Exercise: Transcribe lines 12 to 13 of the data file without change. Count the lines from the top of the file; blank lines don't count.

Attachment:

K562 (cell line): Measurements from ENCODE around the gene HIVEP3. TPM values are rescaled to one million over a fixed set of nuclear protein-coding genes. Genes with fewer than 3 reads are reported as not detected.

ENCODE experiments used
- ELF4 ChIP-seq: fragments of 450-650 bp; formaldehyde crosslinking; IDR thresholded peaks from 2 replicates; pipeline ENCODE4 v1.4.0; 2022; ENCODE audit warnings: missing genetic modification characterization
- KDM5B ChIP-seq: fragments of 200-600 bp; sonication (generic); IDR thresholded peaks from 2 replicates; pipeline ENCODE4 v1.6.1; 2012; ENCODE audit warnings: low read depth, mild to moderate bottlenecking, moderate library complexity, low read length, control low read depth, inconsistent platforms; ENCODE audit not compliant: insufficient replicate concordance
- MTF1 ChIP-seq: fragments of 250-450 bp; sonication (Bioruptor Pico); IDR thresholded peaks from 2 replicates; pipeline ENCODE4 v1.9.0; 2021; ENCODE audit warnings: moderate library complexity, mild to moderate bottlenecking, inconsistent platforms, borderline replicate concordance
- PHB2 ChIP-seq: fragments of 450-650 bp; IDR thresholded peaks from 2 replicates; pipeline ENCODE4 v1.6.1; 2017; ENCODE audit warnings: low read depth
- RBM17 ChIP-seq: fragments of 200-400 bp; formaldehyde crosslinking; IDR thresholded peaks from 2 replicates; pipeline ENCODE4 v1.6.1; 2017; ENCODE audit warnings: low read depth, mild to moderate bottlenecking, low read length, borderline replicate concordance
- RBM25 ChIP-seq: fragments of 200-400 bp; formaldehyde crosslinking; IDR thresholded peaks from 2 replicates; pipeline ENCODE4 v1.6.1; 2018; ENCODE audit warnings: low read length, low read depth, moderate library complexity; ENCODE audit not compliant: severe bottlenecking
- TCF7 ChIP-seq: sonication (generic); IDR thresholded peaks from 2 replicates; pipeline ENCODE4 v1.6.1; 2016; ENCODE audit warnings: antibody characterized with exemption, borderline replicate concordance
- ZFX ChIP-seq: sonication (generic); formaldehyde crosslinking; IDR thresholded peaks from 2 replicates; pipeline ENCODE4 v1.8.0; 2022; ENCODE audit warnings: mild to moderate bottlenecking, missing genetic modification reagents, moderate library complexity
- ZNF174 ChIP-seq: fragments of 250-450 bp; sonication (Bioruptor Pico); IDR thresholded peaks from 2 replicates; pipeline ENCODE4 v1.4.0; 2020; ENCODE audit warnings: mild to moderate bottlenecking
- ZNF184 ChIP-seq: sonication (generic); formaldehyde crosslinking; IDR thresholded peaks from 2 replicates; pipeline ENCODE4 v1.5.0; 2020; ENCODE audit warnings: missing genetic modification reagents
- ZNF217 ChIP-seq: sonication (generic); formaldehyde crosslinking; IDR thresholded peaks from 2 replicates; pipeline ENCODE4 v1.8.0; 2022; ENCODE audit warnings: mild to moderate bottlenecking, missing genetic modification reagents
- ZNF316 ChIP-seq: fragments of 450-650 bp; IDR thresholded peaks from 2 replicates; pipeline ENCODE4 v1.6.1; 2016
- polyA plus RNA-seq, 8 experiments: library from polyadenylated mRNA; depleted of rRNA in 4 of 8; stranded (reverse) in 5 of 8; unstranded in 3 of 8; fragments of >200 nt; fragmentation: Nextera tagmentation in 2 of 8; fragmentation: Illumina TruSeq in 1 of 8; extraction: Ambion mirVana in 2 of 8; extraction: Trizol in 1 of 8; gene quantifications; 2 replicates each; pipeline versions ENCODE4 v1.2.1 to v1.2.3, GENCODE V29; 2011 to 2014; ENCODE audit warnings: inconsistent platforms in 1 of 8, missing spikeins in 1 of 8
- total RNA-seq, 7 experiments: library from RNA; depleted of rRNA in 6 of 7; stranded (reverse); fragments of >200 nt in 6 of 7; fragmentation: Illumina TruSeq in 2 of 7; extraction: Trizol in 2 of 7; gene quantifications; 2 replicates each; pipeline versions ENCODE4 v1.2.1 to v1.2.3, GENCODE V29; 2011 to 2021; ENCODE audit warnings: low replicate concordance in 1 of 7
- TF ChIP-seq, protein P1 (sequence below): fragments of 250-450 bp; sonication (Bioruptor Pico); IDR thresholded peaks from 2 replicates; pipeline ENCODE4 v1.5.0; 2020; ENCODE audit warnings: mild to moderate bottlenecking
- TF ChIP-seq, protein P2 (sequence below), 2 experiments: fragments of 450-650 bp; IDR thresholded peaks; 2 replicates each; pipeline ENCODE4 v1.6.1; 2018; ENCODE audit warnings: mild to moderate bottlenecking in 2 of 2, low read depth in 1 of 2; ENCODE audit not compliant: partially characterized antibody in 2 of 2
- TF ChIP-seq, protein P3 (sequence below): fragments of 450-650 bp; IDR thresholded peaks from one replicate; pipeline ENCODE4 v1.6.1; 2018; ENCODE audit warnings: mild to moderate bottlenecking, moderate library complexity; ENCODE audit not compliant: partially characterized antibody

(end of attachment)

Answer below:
- ZNF184 ChIP-seq: sonication (generic); formaldehyde crosslinking; IDR thresholded peaks from 2 replicates; pipeline ENCODE4 v1.5.0; 2020; ENCODE audit warnings: missing genetic modification reagents
- ZNF217 ChIP-seq: sonication (generic); formaldehyde crosslinking; IDR thresholded peaks from 2 replicates; pipeline ENCODE4 v1.8.0; 2022; ENCODE audit warnings: mild to moderate bottlenecking, missing genetic modification reagents